It’s no secret that interest in the Software as a Service (SaaS) model has exploded over the last few years. With SaaS reaching almost iconic popularity, the model has moved beyond simply being a “trend” to “mainstream”. It is showing every indication that the model will remain strong in 2013 and beyond.
A recent Gartner survey reported that 71 percent of organizations in their survey had been using SaaS for less than three years, and that over 70 percent of respondents planned to increase SaaS spending going forward. At the same time, companies are continuing to enjoy very successful deployments of on-premise software. So today when a company is selecting new software technology be it to meet a new business need or for a technology refresh, they can expect at some point to debate “On-premise or SaaS”.
That conversation often takes another turn when the software in question is Service Desk software. Think a minute about the example of a line of business (LOB) owner who needs an ITSM solution to support a specific business need. This is an example of where the conversation around platform can quickly move beyond the simple case of “On-premise or SaaS” to now include “hybrid” configuration. The hybrid approach can lead to the best of both worlds. But first, you must consider the requirements around LOBs.
SaaS for the Line of Business
Most LOB owners prefer to keep control of their service desk. That way they retain total control of the IT staff, the priorities and all aspects of the system. They want their system tuned to ensure simple, agile processes that are designed specifically for their business services. Trying to achieve those goals from within a centralized system configured for specifically for IT is often a challenge.
Also, the LOB may want integrations to niche applications that are sometimes incompatible with the centralized IT environment, or that central IT is unwilling to support. Instead the LOB is most likely looking for something that stands up quickly, is easy to use, configure and maintain. These requirements immediately bring a SaaS approach to mind. And of course, in my mind, that means HP Service Anywhere.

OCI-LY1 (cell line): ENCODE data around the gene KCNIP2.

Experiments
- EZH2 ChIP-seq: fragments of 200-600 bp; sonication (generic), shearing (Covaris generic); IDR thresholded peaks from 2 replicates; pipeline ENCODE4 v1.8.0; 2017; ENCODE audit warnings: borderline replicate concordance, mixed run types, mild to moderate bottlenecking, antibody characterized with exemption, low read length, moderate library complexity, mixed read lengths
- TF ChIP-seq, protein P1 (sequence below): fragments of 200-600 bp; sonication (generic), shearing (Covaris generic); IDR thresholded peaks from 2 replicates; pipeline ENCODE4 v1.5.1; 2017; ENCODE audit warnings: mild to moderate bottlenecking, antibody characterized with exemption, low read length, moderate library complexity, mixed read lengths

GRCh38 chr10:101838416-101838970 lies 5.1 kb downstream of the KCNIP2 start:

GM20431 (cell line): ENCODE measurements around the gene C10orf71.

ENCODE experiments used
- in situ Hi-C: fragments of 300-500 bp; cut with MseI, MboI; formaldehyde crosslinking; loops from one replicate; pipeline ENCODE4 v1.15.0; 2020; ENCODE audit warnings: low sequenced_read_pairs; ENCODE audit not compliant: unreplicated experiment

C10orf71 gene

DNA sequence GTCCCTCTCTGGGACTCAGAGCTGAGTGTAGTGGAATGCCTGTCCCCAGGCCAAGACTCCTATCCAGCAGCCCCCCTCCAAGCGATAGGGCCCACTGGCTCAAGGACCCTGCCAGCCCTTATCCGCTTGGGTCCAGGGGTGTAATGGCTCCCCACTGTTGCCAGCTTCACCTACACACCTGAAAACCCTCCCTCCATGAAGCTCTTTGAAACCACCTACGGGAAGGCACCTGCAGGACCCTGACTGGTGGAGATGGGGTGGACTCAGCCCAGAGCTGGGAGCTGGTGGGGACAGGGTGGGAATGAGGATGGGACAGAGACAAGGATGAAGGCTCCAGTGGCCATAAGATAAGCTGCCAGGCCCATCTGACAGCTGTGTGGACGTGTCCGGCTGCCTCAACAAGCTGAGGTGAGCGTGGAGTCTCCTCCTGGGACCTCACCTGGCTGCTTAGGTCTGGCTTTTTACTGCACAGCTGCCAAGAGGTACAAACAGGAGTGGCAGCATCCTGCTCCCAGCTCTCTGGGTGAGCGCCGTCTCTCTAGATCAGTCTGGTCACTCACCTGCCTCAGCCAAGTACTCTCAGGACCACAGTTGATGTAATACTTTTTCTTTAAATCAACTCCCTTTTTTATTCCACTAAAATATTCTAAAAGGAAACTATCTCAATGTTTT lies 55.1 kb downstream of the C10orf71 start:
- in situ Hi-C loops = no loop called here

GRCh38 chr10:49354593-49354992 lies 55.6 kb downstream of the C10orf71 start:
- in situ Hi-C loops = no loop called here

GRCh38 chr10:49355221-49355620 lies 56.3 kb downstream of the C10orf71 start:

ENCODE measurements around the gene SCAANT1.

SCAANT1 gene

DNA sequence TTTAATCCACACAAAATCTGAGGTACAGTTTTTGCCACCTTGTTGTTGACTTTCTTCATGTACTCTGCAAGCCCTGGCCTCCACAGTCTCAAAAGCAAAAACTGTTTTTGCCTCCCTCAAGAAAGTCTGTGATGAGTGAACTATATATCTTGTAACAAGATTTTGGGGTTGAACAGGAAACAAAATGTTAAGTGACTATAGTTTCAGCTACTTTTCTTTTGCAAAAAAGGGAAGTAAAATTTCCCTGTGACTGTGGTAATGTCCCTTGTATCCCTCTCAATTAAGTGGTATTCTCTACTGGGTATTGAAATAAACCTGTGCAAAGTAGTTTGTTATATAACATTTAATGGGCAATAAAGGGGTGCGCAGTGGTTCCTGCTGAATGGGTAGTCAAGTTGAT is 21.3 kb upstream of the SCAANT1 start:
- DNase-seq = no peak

While all SaaS solutions have varying degrees of one-size-fits-all characteristics, LOB users will want tailoring and configuration capabilities. Some SaaS offerings rely on coding and scripting for those changes. The drawback is that SaaS benefits may suffer along the way because you need more technical expertise to implement and support those changes—plus ease of upgrades will suffer. To meet the LOB need but stay consistent with the spirit of SaaS, HP Service Anywhere provides graphical codeless configuration tools that make such changes easy to do and retain in upgrades.
Hybrid is the best of both worlds
Even as a separately managed system, the LOB service desk will usually have intersections with central IT. There is most likely a desire for service-based routing of incidents from the LOB service desk to the larger centralized IT service, which has high probability of being an on-premise system. The LOB may also want to leverage discovery and other tools that sit within IT. Do these integration needs kill the LOB’s chance of going with a SaaS solution when central IT is on-premise? Not at all, but it does depend on your choice of software.
HP Service Anywhere opens up integrations through web services so an LOB can connect those niche business applications as needed. HP also directly integrates HP Service Anywhere (SaaS) with HP Service Manager (on-premise) including the HP UCMDB with HP Universal Discovery tools for a hybrid configuration.
Chuck Darst recently published a white paper that gives insights into codeless configuration, integrations and other ways a SaaS Service Desk user can make the most of their system. I suggest you sit down with a hot cup of coffee and read it. You can download it from here (look under white papers).
I want to hear about your LOB’s experience with hybrid systems. Feel free to share your experiences with other readers in the comments section below.